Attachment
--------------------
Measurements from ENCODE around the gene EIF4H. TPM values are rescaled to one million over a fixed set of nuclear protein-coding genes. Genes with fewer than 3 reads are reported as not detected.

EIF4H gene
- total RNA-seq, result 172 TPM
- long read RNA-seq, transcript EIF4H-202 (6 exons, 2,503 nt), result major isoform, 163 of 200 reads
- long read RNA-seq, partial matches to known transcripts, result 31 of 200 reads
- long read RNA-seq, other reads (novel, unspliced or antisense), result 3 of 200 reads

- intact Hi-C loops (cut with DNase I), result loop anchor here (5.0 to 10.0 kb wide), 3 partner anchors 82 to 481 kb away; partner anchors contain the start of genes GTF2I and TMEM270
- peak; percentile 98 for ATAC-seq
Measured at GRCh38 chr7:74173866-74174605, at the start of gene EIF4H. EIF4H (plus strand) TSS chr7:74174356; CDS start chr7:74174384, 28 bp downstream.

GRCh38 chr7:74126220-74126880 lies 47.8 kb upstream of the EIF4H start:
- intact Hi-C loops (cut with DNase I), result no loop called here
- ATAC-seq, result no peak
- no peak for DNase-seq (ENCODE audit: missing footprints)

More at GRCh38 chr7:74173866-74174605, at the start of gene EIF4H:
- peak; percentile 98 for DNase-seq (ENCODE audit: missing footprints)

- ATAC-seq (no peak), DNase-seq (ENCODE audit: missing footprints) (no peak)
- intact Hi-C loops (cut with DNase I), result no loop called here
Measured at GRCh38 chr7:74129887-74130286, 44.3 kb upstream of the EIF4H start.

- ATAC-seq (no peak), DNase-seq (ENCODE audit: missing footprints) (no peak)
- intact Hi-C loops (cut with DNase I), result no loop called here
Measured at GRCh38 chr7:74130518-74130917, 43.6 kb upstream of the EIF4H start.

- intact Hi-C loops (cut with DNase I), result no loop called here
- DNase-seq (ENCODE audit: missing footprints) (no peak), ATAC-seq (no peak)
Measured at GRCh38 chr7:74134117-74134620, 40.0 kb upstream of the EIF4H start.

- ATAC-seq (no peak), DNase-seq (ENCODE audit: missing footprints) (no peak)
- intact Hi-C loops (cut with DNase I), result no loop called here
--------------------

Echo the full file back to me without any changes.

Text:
Measurements from ENCODE around the gene EIF4H. TPM values are rescaled to one million over a fixed set of nuclear protein-coding genes. Genes with fewer than 3 reads are reported as not detected.

EIF4H gene
- total RNA-seq, result 172 TPM
- long read RNA-seq, transcript EIF4H-202 (6 exons, 2,503 nt), result major isoform, 163 of 200 reads
- long read RNA-seq, partial matches to known transcripts, result 31 of 200 reads
- long read RNA-seq, other reads (novel, unspliced or antisense), result 3 of 200 reads

- intact Hi-C loops (cut with DNase I), result loop anchor here (5.0 to 10.0 kb wide), 3 partner anchors 82 to 481 kb away; partner anchors contain the start of genes GTF2I and TMEM270
- peak; percentile 98 for ATAC-seq
Measured at GRCh38 chr7:74173866-74174605, at the start of gene EIF4H. EIF4H (plus strand) TSS chr7:74174356; CDS start chr7:74174384, 28 bp downstream.

GRCh38 chr7:74126220-74126880 lies 47.8 kb upstream of the EIF4H start:
- intact Hi-C loops (cut with DNase I), result no loop called here
- ATAC-seq, result no peak
- no peak for DNase-seq (ENCODE audit: missing footprints)

More at GRCh38 chr7:74173866-74174605, at the start of gene EIF4H:
- peak; percentile 98 for DNase-seq (ENCODE audit: missing footprints)

- ATAC-seq (no peak), DNase-seq (ENCODE audit: missing footprints) (no peak)
- intact Hi-C loops (cut with DNase I), result no loop called here
Measured at GRCh38 chr7:74129887-74130286, 44.3 kb upstream of the EIF4H start.

- ATAC-seq (no peak), DNase-seq (ENCODE audit: missing footprints) (no peak)
- intact Hi-C loops (cut with DNase I), result no loop called here
Measured at GRCh38 chr7:74130518-74130917, 43.6 kb upstream of the EIF4H start.

- intact Hi-C loops (cut with DNase I), result no loop called here
- DNase-seq (ENCODE audit: missing footprints) (no peak), ATAC-seq (no peak)
Measured at GRCh38 chr7:74134117-74134620, 40.0 kb upstream of the EIF4H start.

- ATAC-seq (no peak), DNase-seq (ENCODE audit: missing footprints) (no peak)
- intact Hi-C loops (cut with DNase I), result no loop called here